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Portraying scientists: Galileo and perceptual portraiture

By Nicholas Wade


Perceptual portraits represent people in an unconventional style. The portraits themselves are not always easy to discern – the viewer needs to apply the power of perception in order to extract the facial features from the design which carries them. The aim is both artistic and historical. They generally consist of two elements – the portrait and some appropriate motif. The nature of the latter depends upon the endeavours for which the portrayed person is known. In some cases the motif is drawn specifically to display a phenomenon associated with the individual, in others it is derived from a figure or text in one of their books, or apparatus which they invented.

These portraits and motifs have themselves been manipulated in a variety of ways, using graphical, photographical, and computer graphical procedures. I believe that such perceptual portraits both attract attention and engage the spectator’s interest to a greater degree than do conventional representations. It is hoped that this visual intrigue enhances the viewer’s desire to discover why particular motifs have been adopted, and in turn to learn more about the persons portrayed: it is intended to be an instance of art serving science.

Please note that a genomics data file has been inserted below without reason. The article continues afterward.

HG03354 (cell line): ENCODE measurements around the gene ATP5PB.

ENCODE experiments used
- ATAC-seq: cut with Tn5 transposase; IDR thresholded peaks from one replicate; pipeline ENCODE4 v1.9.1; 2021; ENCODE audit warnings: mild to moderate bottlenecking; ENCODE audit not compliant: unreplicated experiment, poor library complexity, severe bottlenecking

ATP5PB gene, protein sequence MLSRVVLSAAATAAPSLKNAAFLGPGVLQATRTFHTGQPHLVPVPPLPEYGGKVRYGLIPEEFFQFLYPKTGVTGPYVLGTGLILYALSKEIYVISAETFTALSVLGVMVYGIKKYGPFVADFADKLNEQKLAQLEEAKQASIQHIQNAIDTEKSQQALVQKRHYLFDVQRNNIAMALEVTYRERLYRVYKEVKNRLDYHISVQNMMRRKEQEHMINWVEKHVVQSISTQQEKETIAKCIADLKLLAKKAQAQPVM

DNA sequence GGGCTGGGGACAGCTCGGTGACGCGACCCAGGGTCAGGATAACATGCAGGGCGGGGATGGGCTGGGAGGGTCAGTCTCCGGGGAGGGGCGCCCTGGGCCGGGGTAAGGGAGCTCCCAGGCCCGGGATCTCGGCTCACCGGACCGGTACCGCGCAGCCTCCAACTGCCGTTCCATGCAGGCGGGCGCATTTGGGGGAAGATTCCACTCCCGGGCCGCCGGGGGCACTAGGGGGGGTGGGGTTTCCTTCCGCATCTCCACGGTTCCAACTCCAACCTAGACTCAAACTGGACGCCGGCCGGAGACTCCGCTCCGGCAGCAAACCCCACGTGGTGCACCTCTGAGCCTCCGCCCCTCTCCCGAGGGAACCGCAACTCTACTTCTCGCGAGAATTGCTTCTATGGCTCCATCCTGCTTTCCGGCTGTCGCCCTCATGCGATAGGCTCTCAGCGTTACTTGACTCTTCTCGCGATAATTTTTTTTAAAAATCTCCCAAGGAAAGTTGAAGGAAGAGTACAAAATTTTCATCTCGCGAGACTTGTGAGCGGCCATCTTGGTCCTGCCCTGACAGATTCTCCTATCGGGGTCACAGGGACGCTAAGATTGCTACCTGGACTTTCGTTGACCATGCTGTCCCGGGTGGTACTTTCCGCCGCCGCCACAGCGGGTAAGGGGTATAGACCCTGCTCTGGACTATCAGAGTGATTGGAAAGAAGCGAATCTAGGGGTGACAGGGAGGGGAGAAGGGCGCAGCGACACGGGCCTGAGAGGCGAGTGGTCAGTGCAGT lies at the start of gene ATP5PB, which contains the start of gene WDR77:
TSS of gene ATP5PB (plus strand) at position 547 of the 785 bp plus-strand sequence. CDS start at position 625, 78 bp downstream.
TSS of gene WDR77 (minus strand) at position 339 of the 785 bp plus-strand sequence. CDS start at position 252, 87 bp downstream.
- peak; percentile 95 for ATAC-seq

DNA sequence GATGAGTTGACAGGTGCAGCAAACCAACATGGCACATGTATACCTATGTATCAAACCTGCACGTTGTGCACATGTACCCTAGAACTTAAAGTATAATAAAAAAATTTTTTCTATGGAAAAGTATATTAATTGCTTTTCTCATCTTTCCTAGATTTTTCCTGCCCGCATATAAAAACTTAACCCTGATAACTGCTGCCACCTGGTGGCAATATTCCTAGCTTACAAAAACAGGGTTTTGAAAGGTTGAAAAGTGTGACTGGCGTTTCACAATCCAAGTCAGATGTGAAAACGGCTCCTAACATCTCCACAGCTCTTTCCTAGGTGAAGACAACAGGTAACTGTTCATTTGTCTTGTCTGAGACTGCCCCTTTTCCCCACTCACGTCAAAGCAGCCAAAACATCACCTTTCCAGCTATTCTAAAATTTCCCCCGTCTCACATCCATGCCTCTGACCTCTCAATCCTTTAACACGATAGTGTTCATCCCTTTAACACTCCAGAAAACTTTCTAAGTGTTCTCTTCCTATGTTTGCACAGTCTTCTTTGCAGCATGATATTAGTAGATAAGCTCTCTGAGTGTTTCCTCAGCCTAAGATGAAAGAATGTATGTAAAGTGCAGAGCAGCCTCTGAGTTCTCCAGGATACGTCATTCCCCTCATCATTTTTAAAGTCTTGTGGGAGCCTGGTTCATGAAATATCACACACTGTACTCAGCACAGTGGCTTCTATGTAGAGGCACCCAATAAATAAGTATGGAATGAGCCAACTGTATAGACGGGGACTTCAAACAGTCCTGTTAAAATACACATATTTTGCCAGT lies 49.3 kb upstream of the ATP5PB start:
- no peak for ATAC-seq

Nicholas Wade is co-author, with Marco Piccolino, of Galileo’s Visions: Piercing the spheres of the heavens by eye and mind. They have also presented a broader spectrum of perceptual portraits that trace the history of neuroscience from the sixteenth to the twentieth century.

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Image credit: Nicholas Wade and Marco Piccolino

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